It is also possible to add an appendage carrying the marked details by clamping it to the closure strip or forming it with an aperture through which the closure strip may be introduced, to secure the appendage to the container. The addition of separate appendages however naturally results in complicating the closure strip construction, and when made of paper can relatively easily tear off or become warped or bent, so that the marked information can no longer be readily seen.
The present invention aims at providing a closure strip having a sufficient surface area for receiving all the required information, but which also does not suffer the disadvantages of the known closure strips.
In accordance with the invention there is provided a closure strip for retaining an open end portion of a flexible-walled container in a closed condition, comprising one or more plastically deformable elongate elements extending longitudinally of the strip and supported by a self-supporting web of material, the elongate element being permanently deformable around a closed neck portion of the container to hold it closed, and a web portion extending laterally a substantial distance to one side of the element to provide a surface on which information can be marked.
The or each elongate element may be a length of wire or one plastically deformable strip whose width is substantially equal to the distance between the parallel wire elements of conventional clip closure strips may be used.
A closure strip of this form can be basically constructed with two parallel elements spaced apart from one another as in conventional closure strips, and it can also be substantially made in the same way as before. The closure strip can reliably be wrapped in the usual manner around the container at the desired closure place, but the surface available for marking on is substantially increased in comparison with conventional constructions.
In one preferred embodiment of the invention, a portion of the web directly connected to the element is connected to the laterally extending web portion through a narrow neck so that the element can be wrapped around a container while the laterally extending portion remains substantially flat.
Some embodiments of the invention will now be described by way of example with reference to the accompanying drawings, in which:
FIG. 1 is a plan view of a first closure strip according to the invention in the flat condition;
FIG. 2 is an end view of the closure illustrated in FIG. 1;
FIG. 3 is a plan view of a strand of identical closure strips integrally connected to one another;
FIG. 3a is a cross-section taken along the line IIIa--IIIa of FIG. 3;
FIG. 4 is a perspective view showing a bread bag closed by the closure strip of FIGS. 3 and 3a;
FIG. 5 is a plan view of a closure strip separated from the strand illustrated in FIG. 3;
FIG. 6 is a plan view of a strand of closure strips of an alternative construction;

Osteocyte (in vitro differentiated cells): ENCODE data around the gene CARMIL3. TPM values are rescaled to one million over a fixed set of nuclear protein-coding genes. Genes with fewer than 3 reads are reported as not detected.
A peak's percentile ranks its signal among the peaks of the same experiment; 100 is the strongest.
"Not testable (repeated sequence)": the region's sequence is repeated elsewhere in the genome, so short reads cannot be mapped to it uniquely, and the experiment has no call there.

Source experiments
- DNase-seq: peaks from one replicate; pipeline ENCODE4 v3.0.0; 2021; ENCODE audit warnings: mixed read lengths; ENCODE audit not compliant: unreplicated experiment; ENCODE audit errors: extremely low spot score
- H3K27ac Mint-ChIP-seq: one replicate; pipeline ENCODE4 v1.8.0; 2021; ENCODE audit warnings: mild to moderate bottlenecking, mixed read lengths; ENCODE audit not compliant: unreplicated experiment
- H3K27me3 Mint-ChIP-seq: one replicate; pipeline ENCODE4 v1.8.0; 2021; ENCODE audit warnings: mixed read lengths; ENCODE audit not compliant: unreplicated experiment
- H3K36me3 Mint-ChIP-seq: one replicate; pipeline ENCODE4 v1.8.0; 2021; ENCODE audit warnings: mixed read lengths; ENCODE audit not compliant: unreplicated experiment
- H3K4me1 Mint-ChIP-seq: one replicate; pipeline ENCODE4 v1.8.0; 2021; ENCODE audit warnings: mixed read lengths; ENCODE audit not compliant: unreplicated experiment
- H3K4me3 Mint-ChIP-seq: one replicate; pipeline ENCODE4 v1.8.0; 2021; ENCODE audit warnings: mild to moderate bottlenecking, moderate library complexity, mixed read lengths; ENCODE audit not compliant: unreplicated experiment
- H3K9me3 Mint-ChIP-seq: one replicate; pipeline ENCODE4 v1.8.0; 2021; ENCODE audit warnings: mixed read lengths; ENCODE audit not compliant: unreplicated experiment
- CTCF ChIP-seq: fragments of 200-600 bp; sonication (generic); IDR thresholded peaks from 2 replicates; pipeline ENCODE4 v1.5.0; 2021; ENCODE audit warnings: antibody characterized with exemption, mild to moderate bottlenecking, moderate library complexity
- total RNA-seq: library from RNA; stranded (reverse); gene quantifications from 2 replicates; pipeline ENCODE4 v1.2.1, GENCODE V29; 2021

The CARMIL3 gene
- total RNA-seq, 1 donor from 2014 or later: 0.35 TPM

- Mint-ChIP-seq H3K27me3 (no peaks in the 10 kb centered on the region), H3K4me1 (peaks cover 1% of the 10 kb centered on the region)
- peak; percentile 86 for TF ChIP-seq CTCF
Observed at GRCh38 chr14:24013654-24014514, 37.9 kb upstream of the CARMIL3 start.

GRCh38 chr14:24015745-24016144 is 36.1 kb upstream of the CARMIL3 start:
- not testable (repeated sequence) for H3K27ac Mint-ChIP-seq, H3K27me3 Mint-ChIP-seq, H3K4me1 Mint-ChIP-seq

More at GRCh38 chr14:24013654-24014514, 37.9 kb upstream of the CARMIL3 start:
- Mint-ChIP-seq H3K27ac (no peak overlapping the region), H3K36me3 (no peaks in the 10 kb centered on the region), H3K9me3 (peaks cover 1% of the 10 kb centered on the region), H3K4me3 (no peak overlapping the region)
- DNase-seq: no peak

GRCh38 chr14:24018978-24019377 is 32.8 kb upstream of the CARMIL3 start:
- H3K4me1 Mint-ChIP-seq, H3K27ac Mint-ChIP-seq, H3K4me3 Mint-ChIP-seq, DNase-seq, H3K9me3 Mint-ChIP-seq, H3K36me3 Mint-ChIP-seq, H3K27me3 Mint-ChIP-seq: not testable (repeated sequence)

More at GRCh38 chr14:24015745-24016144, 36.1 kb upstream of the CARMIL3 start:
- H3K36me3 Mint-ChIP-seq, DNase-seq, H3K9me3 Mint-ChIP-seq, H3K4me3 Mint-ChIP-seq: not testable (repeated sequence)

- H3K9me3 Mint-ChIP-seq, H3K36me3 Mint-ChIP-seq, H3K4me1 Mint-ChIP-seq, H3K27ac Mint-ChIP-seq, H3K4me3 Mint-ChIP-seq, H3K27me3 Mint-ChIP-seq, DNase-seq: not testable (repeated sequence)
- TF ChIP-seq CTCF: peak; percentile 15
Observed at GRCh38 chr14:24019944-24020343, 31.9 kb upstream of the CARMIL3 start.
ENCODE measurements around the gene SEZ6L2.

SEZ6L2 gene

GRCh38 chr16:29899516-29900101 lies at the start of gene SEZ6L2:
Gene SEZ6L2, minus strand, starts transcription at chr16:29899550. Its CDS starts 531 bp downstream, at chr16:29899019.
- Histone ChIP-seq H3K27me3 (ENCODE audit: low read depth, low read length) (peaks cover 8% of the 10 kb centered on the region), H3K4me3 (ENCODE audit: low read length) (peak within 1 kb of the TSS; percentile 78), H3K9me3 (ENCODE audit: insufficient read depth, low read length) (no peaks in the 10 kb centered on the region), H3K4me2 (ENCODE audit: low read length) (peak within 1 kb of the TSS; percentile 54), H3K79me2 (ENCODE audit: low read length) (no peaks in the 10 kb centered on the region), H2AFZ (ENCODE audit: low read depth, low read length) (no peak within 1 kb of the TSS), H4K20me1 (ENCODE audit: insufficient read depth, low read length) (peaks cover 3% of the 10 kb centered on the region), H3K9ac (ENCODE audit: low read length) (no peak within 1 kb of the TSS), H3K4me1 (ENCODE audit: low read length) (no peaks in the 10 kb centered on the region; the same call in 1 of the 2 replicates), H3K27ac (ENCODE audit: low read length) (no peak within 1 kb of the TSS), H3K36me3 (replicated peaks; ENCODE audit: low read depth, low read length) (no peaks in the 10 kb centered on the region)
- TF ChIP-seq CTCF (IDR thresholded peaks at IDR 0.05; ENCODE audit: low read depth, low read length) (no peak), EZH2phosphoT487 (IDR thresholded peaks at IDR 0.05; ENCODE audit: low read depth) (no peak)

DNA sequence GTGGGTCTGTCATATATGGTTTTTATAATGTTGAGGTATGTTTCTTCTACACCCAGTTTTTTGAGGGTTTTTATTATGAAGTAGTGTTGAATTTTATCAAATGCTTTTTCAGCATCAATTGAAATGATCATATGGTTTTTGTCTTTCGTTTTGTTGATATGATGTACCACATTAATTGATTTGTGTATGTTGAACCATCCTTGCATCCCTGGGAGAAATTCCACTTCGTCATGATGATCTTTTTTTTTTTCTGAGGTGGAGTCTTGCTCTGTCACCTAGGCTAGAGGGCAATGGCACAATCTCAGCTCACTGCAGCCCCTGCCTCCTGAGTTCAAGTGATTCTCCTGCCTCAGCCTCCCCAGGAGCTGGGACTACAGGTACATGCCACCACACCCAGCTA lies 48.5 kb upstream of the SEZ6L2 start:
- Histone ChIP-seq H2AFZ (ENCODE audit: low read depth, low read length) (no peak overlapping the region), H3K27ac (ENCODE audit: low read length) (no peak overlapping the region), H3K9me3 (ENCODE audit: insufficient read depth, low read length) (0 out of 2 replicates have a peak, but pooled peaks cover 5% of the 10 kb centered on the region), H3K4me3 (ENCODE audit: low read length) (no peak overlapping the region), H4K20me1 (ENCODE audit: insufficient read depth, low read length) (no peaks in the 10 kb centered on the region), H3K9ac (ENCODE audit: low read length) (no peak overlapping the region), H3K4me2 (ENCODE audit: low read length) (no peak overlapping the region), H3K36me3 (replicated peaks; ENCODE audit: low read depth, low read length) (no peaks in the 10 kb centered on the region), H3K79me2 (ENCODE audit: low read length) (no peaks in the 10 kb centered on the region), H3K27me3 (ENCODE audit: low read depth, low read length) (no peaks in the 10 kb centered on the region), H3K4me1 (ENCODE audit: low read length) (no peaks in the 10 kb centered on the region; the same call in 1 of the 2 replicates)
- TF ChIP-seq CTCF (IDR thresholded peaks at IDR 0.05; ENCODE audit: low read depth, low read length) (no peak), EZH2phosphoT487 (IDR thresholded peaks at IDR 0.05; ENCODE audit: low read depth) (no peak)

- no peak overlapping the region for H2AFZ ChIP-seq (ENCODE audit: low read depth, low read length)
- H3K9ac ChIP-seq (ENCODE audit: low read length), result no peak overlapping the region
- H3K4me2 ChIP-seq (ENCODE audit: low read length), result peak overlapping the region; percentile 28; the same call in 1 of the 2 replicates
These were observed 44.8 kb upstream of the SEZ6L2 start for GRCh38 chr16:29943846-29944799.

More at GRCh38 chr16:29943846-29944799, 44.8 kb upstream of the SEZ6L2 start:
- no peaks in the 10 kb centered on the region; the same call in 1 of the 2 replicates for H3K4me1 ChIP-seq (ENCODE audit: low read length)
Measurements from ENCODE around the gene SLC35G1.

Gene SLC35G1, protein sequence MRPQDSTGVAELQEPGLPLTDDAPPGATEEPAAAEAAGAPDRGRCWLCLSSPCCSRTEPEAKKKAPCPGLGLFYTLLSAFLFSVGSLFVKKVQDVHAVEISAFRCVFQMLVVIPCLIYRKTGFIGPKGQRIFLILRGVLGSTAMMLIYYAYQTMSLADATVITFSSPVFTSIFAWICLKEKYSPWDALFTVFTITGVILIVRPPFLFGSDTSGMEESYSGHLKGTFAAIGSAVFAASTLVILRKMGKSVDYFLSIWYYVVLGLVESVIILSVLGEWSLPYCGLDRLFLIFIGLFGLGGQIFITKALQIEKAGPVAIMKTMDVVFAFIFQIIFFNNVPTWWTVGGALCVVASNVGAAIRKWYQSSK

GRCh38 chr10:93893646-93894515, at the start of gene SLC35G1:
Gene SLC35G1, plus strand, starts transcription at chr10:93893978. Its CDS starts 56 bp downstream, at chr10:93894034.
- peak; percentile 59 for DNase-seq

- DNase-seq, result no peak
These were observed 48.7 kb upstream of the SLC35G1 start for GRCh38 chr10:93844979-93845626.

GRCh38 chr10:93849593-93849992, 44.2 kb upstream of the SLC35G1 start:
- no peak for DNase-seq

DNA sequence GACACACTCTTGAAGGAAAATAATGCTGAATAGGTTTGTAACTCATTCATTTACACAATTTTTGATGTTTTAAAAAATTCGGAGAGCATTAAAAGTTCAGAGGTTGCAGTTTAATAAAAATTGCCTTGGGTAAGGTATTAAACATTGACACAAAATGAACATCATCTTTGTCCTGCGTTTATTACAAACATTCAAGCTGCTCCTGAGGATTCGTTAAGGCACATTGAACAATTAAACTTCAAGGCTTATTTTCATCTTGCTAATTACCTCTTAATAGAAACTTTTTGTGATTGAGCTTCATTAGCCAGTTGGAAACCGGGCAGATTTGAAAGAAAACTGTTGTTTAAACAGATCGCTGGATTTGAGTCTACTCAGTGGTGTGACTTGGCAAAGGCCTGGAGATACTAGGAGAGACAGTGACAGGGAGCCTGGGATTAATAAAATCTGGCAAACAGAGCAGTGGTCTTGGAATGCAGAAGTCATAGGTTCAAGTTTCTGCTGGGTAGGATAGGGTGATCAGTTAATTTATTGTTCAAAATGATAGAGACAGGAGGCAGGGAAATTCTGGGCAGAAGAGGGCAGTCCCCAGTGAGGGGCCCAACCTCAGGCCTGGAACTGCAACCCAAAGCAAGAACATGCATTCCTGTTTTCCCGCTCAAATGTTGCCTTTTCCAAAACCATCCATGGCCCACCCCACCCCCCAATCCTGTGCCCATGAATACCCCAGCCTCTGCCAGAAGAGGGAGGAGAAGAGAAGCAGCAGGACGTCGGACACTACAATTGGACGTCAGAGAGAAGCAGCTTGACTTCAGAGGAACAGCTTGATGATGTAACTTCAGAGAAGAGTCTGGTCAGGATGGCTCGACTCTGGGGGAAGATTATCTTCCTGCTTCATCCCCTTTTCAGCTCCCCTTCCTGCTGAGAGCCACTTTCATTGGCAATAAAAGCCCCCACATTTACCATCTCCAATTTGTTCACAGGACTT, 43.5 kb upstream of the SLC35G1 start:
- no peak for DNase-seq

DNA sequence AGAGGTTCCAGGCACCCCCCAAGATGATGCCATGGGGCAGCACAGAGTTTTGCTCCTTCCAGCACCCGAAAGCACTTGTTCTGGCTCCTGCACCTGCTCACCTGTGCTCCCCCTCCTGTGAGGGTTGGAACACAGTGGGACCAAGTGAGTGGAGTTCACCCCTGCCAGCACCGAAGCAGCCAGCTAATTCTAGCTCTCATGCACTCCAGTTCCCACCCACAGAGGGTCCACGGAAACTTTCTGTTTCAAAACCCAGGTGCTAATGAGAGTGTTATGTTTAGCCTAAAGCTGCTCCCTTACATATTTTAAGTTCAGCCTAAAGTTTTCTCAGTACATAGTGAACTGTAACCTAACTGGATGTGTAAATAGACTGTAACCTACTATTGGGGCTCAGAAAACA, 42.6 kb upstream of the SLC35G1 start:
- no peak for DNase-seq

FIG. 6a is a cross-section taken along line VIa--VIa of FIG. 6; and
FIG. 7 is a plan view of a closure strip separated from the strand of FIG. 6 and applied to a container.
The closure strip 10 shown in FIG. 1, has two plastically deformable wire elements 12 extending in spaced, parallel relationship longitudinally of the strip. The length of the closure strip is just enough to be wrapped around a flexible-walled container or bag to be closed, at the desired closure location, the wires 12 ensuring that the strip remains in position after it has been bent around the bag neck.
A web of material 14 for example paper or plastics material extends between the two wires to form a central web portion connected to the wires 12 along its longitudinal edges. This web of material can take up the curvature of the wire elements when the closure strip is bent. The width between the wires is such that the closure strip 10 has an inherent rigidity which resists bending about a longitudinal axis. If the width of the web 14 was increased however, to such an extent that the comparatively small surface of the central web portion available to be printed or otherwise marked upon became so large that all the required details could be accommodated, this rigidity would be lost and therefore the performance of the closure strip 10 would be impeded.
The layer of material 14 is instead extended transversely of the longitudinal direction of the closure strip 10 beyond the two wires 12 by a distance substantially equal to the distance between the wires, to form rectangular web portions 16 whose surface areas are substantially equal to the surface area of the central web portion. As a result the area available to be printed on is increased without reducing the inherent rigidity of the closure strip. Since the width of the rectangular area 16 is substantially equal to the width of the web 14 between the wires, adequate inherent rigidity of the areas 16 is also ensured.
When the closure strip 10 is wrapped around a bag neck, the areas 16 may interfere so the end zones 20a, 20b; 22a, 22b can be separated along chain lines 24, to leave lugs 26. The lugs 26 correspond to those parts of the elongate portions 16 which are useful for receiving printed information which can subsequently be read without having to turn the goods over. The narrow end portions of the strip between the zones 20a, 22a, 20b, 22b enable the closure strip 10 to be manipulated more easily when it is applied to the container to be closed.